In the mid 19th century, the formerly nomadic aboriginal tribes in North Central Washington began to settle along prominent waterways to trade with Canadian and European explorers and settlers. It was not long before disputes over land ownership between natives and newcomers became common. In 1872, President Ulysses S. Grant signed an Executive Order establishing the Colville Indian Reservation along the Columbia River, where Native Americans from 12 tribes were designated to live on several million acres of land. Twenty years later, the reservation was reduced to 1.4 million acres.
In 1940, seven years into the construction of the Grand Coulee Dam, the reservoir behind the dam (Lake Roosevelt) began to fill. The water level rose rapidly, submerging around 18,000 acres of land in the Colville Reservation -- inundating homes, ancient fishing spots, and historic cemeteries.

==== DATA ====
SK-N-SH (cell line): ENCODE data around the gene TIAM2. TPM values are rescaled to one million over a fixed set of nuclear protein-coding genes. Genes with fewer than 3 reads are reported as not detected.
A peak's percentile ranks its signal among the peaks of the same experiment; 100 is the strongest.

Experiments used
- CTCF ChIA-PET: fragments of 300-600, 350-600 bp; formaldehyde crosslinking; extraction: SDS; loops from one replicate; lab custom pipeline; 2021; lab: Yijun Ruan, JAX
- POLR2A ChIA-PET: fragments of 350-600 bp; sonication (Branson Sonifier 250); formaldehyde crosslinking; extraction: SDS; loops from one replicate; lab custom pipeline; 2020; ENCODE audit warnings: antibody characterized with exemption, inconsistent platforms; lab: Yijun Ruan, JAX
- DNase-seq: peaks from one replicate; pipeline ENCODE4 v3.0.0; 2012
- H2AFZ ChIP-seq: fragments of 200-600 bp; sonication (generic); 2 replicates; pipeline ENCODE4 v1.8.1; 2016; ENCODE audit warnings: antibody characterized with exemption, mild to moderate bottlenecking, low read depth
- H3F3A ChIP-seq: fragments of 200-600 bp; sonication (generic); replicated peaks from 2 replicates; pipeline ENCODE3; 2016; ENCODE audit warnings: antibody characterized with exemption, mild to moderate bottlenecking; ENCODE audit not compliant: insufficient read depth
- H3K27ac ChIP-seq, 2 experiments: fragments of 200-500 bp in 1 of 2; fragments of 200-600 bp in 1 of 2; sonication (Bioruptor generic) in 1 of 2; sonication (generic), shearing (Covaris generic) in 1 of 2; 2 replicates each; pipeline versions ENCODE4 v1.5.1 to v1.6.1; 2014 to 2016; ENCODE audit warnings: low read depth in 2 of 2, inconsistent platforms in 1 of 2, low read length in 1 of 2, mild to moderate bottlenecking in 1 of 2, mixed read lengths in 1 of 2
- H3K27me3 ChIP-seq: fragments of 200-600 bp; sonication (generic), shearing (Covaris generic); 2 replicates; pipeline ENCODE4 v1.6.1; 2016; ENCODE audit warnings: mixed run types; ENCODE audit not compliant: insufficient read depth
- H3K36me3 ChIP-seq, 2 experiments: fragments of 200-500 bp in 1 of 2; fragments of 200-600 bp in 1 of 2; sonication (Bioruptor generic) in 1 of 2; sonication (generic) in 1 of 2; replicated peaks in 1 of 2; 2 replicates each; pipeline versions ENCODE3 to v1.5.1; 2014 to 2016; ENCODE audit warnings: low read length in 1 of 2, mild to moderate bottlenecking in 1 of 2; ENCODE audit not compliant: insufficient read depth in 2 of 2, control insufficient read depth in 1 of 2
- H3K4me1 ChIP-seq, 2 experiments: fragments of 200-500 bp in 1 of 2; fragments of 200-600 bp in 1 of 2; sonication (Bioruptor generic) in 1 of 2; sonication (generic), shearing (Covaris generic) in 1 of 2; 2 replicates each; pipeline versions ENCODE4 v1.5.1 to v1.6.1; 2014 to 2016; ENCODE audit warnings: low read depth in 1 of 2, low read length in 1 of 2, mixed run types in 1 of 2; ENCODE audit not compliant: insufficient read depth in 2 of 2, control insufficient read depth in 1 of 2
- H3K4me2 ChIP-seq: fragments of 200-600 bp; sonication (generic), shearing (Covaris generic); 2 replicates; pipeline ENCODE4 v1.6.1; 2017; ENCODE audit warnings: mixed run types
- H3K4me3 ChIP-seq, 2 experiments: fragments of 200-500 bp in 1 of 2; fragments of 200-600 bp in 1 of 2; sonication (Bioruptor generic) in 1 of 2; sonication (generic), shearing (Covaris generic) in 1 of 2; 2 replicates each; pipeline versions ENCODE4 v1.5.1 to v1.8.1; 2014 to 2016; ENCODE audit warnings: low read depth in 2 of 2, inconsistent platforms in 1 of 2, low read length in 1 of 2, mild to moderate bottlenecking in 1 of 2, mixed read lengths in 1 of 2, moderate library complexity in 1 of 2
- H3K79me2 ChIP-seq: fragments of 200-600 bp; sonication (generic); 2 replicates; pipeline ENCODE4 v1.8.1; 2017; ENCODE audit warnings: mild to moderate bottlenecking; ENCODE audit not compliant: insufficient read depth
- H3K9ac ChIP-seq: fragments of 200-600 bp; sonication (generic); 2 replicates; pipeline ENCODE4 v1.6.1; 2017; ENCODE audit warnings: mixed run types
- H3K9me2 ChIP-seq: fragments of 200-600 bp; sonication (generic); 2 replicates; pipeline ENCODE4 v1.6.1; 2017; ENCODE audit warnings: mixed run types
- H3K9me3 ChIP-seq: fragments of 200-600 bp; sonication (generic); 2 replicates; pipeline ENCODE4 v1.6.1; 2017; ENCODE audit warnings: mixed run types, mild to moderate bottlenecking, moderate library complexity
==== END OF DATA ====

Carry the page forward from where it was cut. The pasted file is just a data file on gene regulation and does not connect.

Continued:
A daunting story of shipwreck, starvation, mutiny and cannibalism amongst a group left abandoned in the high Arctic.
The tale of oil-seeking mavericks whose risk-taking, sweat and dreams changed an American industry.
A marvel of engineering, architecture, and vision, the story of the Beaux Arts structure on 42nd street that forever changed midtown Manhattan.
The historic journey of Apollo 8 captivated the world in 1968 -- a bright spot in a year marked by political assassinations, race riots, and the Vietnam War.
Native Alaskans, oil company representatives, environmentalists, politicians, and others tell the story of the 800-mile pipeline.
In 1927, the Mississippi River flooded from New Orleans to Illinois, leaving a million people homeless and leading to a major black migration to the North.
Her 1963 warnings about the effects of pesticides and herbicides sparked a revolution in environmental policy.
A central figure in the narrative of how the west was won, Wyatt Earp and his story became an American legend. Part of the Wild West collection.